The marshes of Iraq have a rich environmental and cultural history. For thousands of years, these Mesopotamian wetlands have supported a unique balance of people living in harmony with their environment. Marsh Arabs have fished the area for centuries while living in huts woven from reeds. But in the 1990s, Saddam Hussein drained the marshes to prevent supposed guerilla fighters from using these resources. After his fall in 2003, Iraqis have worked to restore the once-lush wetlands by demolishing the dams, dikes and canals set up by Hussein. Their work is being hampered by another menace — drought.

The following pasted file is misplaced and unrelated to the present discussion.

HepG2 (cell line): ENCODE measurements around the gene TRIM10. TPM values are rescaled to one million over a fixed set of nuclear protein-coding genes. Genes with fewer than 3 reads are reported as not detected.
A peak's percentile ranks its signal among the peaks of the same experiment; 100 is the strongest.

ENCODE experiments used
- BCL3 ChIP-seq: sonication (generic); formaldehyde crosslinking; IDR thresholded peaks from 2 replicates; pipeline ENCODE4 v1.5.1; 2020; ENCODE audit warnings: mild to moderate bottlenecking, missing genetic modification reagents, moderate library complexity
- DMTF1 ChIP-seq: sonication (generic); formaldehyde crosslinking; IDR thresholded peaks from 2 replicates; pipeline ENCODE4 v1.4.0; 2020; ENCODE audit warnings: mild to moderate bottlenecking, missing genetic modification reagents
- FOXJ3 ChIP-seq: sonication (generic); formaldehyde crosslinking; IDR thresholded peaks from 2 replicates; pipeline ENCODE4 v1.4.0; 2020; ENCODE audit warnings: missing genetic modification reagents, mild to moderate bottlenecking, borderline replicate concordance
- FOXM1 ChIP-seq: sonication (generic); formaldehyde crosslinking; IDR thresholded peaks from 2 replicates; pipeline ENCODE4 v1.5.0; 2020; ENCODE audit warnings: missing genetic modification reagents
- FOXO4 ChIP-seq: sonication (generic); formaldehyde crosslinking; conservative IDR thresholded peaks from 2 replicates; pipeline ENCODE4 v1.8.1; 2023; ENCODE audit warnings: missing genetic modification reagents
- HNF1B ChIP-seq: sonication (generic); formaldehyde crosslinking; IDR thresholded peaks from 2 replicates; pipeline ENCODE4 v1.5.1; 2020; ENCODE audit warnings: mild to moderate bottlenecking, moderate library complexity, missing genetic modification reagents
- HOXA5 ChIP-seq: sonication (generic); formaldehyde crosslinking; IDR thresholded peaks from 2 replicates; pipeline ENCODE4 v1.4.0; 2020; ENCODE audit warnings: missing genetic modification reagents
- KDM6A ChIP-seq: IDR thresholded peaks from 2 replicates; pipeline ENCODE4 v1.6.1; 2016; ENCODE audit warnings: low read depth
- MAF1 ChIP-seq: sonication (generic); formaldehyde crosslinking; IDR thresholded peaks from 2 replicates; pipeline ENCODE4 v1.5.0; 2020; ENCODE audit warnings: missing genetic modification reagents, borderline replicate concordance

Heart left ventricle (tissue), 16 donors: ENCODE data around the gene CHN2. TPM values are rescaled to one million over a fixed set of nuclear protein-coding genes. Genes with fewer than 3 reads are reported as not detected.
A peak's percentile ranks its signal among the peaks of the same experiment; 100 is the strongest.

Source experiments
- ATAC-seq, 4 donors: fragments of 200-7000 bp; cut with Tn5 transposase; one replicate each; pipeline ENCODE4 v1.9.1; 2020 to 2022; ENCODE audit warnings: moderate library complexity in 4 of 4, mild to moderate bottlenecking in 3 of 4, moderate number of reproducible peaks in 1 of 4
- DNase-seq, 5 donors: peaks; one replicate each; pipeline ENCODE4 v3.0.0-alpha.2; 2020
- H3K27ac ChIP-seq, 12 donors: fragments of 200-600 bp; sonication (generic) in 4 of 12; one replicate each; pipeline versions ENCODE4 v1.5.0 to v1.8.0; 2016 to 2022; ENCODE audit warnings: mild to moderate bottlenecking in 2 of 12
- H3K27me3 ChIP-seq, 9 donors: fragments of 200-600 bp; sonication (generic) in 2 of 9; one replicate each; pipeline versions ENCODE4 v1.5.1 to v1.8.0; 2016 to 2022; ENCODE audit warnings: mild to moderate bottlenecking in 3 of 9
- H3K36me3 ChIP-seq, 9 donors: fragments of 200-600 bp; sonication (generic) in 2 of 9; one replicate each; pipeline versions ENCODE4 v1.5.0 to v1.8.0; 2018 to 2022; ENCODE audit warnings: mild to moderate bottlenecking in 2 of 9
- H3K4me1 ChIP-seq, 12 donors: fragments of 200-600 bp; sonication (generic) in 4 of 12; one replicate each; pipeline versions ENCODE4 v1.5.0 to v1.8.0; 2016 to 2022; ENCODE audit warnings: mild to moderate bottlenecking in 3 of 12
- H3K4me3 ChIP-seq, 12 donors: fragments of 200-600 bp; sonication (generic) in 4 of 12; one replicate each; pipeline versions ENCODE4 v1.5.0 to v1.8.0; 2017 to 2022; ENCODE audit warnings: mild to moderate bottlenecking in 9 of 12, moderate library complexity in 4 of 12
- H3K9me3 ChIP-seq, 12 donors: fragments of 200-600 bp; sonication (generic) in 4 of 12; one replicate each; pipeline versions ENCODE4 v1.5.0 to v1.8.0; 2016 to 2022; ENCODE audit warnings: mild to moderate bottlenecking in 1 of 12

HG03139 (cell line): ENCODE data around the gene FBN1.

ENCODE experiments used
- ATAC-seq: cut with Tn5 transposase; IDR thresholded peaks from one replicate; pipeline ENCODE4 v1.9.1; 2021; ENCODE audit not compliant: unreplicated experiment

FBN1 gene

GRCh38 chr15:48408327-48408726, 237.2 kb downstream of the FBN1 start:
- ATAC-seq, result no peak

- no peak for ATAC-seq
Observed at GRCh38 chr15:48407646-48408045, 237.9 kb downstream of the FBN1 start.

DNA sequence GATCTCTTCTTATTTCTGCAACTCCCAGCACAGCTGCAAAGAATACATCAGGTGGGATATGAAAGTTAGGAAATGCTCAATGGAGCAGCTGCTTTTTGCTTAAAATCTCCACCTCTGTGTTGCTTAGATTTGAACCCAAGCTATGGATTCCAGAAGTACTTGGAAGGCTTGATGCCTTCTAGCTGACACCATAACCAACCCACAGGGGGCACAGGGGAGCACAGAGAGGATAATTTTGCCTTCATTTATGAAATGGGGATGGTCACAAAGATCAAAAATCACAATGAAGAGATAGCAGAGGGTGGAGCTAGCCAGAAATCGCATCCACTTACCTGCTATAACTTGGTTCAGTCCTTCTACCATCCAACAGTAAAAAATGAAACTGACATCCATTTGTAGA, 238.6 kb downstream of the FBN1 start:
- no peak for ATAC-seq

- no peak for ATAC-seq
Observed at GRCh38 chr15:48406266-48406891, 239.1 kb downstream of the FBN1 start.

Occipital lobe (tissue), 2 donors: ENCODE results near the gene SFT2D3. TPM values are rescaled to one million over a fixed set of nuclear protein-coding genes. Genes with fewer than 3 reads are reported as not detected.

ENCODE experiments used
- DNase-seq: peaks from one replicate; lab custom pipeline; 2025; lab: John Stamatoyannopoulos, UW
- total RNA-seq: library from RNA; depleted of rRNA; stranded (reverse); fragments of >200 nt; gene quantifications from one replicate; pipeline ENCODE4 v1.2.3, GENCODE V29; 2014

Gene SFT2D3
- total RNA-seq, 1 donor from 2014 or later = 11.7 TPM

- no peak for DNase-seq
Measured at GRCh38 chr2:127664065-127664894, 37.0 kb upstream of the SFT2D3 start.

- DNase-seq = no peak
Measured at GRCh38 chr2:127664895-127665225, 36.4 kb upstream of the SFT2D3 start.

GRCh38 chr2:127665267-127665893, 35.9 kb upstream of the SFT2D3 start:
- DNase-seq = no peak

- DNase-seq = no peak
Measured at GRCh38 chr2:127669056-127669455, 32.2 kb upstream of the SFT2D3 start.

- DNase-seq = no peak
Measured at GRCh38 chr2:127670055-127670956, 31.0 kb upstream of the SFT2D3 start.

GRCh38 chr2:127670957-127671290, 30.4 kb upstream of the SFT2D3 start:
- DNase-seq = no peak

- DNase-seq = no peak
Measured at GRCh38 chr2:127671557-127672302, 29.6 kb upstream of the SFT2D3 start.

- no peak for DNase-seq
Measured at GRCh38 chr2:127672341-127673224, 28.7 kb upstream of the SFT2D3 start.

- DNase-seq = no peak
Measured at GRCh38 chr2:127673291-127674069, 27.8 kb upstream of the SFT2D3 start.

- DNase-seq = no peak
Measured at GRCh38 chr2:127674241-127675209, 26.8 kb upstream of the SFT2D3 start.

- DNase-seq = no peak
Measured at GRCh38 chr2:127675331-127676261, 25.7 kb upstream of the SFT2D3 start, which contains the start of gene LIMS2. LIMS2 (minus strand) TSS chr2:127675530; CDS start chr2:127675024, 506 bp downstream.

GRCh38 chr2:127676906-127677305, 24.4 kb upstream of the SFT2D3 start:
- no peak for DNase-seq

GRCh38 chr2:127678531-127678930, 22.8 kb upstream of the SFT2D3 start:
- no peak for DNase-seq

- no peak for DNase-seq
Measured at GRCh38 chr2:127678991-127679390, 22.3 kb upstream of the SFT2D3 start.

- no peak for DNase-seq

Here we see the marshes as imaged by NASA’s Terra satellite. On the left is an image from 2000. Instead of lush greenery, “the area was reduced to a few small green patches and bare soil, varying in shades from purplish brown to pale beige,” according to NASA. Any green areas are likely irrigated crops. On the right is the area in 2010 — from which it is clear the area has not recovered, and crippling drought in 2009 did not help. As Sheik Ali Hool told the Los Angeles Times, “What was once described as the Garden of Eden, the cradle of civilization, has been changed to desert and to a cradle of disease, poverty and suffering.” But there's hope: by 2010, the irrigated green areas in the center of the image appeared to be on the path towards restoration.